Vinoba Bhave was one of the great spiritual leaders and social reformers of modern India, whose work and personal example moved the heart of all Indians, from Prime Ministers to the poor. Born in 1895, at the age of ten he took a vow of lifelong celibacy and service to others. Searching for a way of life that would embody both spiritual truth and practical action, he discovered Gandhi and joined in his work for the regeneration of India.
Vinoba participated in Gandhi’s non-violent resistance (satyagraha) to the British Raj. Later, after independence had been achieved, Vinoba started out on his extraordinary bhoodan (Land Gift) movement. Over a period of twenty years, Vinoba walked the length and breath of India, persuading landlords to give to their poor neighbors a total of over four million aces of land.
Vinoba’s social activism was founded on a lifetime’s study of the spiritual traditions of India, and also of the other major world religions. These memories reveal both the inner and outer life of a great man who has an unwavering commitment to the practice of non-violence, to an engaged spirituality, and to the power of love.
This book is not Vinobaji’s autobiography. He himself used to say that if he were to sit down and write, the result would not be ‘the story of the self’, but a story of the ‘not-self’, because he was ‘Vinoba the forgetful’. But he neither wrote nor dictated any such story of the not-self. But during the course of his thousands of talks he used to illustrate his topics by examples from experience, and these naturally included some an attempt to pick out such incidents from various place and string them together. This is not a complete story, only a glimpse of it. There is no attempt to give a full picture of every event, every thought, every step of the way. It brings together only those incidents and stories which are to be had in Vinoba’s own words.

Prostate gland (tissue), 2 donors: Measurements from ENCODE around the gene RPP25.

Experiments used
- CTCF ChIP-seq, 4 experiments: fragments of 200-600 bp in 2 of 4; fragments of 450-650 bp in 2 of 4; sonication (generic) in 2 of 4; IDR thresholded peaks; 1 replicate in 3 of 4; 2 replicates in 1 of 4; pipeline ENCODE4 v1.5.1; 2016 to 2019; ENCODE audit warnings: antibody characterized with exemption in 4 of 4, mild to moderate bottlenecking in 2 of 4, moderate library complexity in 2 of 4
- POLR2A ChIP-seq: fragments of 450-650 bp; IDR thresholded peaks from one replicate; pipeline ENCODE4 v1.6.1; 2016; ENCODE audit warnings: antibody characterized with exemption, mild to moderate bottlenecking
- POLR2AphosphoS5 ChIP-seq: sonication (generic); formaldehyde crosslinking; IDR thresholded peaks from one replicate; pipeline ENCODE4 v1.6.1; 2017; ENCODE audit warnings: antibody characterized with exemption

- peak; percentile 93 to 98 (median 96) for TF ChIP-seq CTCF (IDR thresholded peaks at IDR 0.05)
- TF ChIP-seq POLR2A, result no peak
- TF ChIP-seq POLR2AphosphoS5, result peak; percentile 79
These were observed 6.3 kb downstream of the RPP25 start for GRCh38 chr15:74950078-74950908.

About the Authors:
Kalindi joined Vinoba in 1960, soon after taking her Master of Social Work degree. As his companion, she took notes of his speeches and conversations, and acted as a representative in dealings with the Press. When Vinoba started the Hindi monthly magazine Maitri in 1964, she became its editor, a Brahmavidya Mandir, the ashram founded by Vinoba at Paunar. The material translated into English for this book was originally published as a special edition of Maitri in 1985.
Marjorie Sykes spent the greater part of her life in India, and became an Indian citizen in 1950 when this became constitutionally possible. She worked with Rabindranath Tagore at his innovative university at Shantiniketan and translated some of his work into English. After Indian Independence she helped Gandhi in his Basic Education programme at Sevagram. In 1957 Vinoba invite her to convene the first all-India Shanti Sena (Peace Army) Committee, which he wished to be led by women. She later went to Canada and U.S. as a consultant to the non-violent Civil Rights movement, and from 1964-67 was a member of the Peacekeeping team monitoring the ceasefire between the Indian Government and the Nagaland Government fighters. Her published work includes biographies of Rabindranath Tagore and C.F. Andrews, translations of Vinoba’s Thoughts on Education and other works, and a book of personal reminiscences of Gandhi, Gandhi: His gift of the fight. A biography, Marjorie Sykes: Quaker Gandhian by Martha Dart, was published in 1993.